The Louisiana Senate sided with Gov. Bobby Jindal and the oil industry Tuesday, agreeing to void a lawsuit that a south Louisiana flood board filed against more than 90 oil and gas companies for coastal damage.
Acadian rep notifies would-be supporters that an April 25 fundraiser for the embattled U.S. rep won’t go on as planned.
While it isn’t all too unusual for public bodies to have hired security present during meetings, the LPSB’s push to do so is arguably a response to the antics of one board member.
“I’m running. Why would I be raising all this money? Just to have to return it to people?”
With incumbent U.S. Sen. Mary Landrieu watching from afar, and with a united Democratic Party in her corner, the fight to get the GOP officially behind Congressman Bill Cassidy is gaining just as much momentum as it is hushed controversy.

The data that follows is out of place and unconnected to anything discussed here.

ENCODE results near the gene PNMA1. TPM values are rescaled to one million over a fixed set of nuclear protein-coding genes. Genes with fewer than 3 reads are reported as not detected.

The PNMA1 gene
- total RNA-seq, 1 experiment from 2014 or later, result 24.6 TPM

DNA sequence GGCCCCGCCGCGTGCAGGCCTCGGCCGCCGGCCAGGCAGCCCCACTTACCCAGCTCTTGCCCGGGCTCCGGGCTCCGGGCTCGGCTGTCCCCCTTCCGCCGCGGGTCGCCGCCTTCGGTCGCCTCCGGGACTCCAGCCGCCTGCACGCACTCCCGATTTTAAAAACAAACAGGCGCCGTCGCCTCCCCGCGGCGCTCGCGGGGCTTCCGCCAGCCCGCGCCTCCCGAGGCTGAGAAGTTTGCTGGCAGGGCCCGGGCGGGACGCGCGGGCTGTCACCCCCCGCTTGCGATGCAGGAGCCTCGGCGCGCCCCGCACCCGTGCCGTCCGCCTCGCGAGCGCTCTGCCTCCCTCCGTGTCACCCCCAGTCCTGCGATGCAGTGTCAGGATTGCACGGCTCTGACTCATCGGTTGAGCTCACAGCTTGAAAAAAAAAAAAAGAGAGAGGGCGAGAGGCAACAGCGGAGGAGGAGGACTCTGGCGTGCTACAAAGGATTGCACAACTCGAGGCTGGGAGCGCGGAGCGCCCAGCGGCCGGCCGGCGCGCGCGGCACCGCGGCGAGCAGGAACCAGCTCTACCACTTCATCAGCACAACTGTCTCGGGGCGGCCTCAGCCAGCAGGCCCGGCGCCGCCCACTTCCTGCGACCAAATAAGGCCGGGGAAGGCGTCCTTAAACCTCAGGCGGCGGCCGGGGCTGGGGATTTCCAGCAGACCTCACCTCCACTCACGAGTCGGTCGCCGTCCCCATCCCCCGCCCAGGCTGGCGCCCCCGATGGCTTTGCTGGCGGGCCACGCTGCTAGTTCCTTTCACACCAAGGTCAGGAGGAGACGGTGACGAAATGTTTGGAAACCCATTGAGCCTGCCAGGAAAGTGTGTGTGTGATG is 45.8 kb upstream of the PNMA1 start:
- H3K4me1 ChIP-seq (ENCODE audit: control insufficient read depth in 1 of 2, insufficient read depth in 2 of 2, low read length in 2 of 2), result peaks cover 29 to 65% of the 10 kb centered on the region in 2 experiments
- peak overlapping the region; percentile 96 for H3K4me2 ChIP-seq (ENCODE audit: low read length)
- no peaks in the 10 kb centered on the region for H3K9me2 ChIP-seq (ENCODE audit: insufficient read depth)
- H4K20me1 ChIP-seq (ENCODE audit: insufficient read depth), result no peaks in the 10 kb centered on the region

15th Judicial District Judge Durwood Conque has announced that he will not seek re-election after 27 years on the bench.
The controversial standardized tests are set to be used in third-grade through eighth-grade public school classrooms next year.
The Louisiana Senate has agreed to prohibit unmanned aircraft from flying over chemical plants, water treatment systems, telecommunications networks and other items considered "critical infrastructure" in Louisiana.
It didn’t take long for KATC TV 3 to jump all over the news of a dead body found in Girard Park, but in its rush to produce headlines, the local TV station got sloppy.
An unholy trinity of civil-society upheavalers whose first names are not Conner, Tanner or Logan are facing charges in Eunice.